A council says it has tracked down
about 100 of the 650 people who attended a dance camp in Pembrokeshire
where two girls contracted E.coli.
Environmental health officials are in
the process of contacting the remaining 550 via letters, e-mails, phoning
and social networking website Facebook.
The outbreak's source is being probed
after an 11-year-old from the West Midlands was taken to hospital.
A seven-year-old from Denbighshire is
at home recovering.
Both had attended Dance Camp Wales in
Cresselly, which ran between 29 July and 9 August.
The camp's organisers said people
from across the UK and Europe were being contacted to see if there are
National Public Health Service for Wales (NPHS) said they were helping
them and Pembrokeshire council try to get in touch with as many people as
A spokeswoman said they had turned to
Facebook because the event has its own group on the website.
"There were around 650 people
who attended and we are sending letters out first thing Monday
morning," she said.
"We are also using Facebook,
e-mails and phone calls to try to get hold of people as soon as
Jeff Beynon, who is food, safety and
port manager for Pembrokeshire council said around 100 people who
attended the camp had been contacted over the weekend.
With only two cases, it's very
difficult to find a common cause
John Bilsborough, Dance Camp Wales
He said officers would continue
contacting the remaining people. They were also looking to try and
pinpoint the source of the infection.
However, because E.coli can be
acquired from a wide range of sources, this was proving to be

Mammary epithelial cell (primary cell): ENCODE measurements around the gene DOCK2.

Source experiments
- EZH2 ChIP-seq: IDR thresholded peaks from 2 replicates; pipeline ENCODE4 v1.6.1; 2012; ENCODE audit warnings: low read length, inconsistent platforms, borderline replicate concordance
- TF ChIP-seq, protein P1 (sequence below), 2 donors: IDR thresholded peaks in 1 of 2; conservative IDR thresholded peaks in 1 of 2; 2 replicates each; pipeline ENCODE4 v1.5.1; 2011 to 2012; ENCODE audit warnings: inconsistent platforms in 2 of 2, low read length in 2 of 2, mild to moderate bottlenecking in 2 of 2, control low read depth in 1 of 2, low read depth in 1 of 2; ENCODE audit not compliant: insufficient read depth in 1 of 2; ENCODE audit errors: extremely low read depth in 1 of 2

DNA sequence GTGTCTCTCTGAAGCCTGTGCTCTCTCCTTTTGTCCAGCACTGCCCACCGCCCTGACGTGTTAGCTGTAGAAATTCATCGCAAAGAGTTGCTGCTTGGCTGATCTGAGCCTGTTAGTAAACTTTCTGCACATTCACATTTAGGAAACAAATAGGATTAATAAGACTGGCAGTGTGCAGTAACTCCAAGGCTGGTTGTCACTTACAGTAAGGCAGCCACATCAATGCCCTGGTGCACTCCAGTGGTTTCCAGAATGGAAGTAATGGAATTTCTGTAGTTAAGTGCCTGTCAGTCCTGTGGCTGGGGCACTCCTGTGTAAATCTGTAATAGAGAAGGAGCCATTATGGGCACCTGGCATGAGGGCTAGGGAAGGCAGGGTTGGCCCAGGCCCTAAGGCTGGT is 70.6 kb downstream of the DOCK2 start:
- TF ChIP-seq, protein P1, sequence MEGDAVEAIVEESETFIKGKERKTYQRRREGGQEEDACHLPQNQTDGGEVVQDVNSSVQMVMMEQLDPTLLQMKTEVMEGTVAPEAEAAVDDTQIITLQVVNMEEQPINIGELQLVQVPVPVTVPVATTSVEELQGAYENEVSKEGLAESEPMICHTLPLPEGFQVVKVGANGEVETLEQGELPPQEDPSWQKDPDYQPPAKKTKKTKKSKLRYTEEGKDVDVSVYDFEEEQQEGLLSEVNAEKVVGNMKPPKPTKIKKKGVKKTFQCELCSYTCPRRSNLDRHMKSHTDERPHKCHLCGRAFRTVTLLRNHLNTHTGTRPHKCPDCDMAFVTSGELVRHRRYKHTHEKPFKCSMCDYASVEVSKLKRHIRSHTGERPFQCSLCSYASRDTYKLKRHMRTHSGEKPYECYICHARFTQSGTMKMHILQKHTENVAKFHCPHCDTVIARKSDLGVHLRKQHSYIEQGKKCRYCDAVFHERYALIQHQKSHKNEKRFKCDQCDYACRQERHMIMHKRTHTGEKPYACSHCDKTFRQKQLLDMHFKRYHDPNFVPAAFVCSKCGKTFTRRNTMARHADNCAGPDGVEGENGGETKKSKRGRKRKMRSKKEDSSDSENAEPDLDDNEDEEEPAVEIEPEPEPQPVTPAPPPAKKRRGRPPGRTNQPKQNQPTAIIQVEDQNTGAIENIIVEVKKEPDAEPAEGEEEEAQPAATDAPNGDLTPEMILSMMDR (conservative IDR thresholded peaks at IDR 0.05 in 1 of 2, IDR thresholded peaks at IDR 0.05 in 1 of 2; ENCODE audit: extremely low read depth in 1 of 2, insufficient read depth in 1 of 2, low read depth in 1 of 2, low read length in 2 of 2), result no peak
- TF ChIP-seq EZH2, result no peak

problematic, he said.
Risk factors include direct or
indirect contact with animals or their faeces, bathing in contaminated
water, person to person transmission and infection from food.
"We are trying to keep all our
options open. We are not ruling out any possible source," said Mr
John Bilsborough, who helps run the
camp, said about a third of those there were children.
He said there had never been any
previous health problems in the 24 years the 10-day event has been
"The environmental health people
are getting in touch with everybody who was at the camp to see if there
any more cases," he said.
"With only two cases, it's very
difficult to find a common cause.
"If they find they were camping
together or came together or were swimming in the estuary together, they
might have something to go on."
The NPHS said the 11-year-old girl is
not in intensive care in hospital.
It said anyone who attend the dance
camp and is experiencing symptoms that may be associated with E.coli O157
infection should contact their GP or out of hours service for medical
advice as a matter of urgency.
The serious bacterial infection
causes abdominal pain and diarrhoea and symptoms range from mild
diarrhoea, stomach cramps and fever to bloody diarrhoea.
Most people recover without
complications, but the most severe cases can develop kidney failure.
• The latest E.coli cases come after
an outbreak of the bug in Wrexham three weeks ago, which left four people
Karen Morrisroe-Clutton, 32, remains
seriously ill in hospital but is out of a medically-induced coma.
Abigail Hennessey, three, was in
hospital for two weeks and had dialysis for five days, but is now
The Llay Fish Bar, in Llay, is closed
while an investigation to pinpoint a possible source continues.
Dr Jörg Hoffmann, consultant in
communicable disease control for the NPHS, said people could become
infected with E.coli O157 by direct or indirect contact with animal
faeces, particularly on farms and sites used for camping, and swimming in
or drinking unchlorinated water.
People who experience symptoms are
asked to contact Pembrokeshire council's public protection department on
01437 764551 (1000 - 1800 BST on weekends and between 0800 - 1800 BST on
weekdays) or e-mail firstname.lastname@example.org.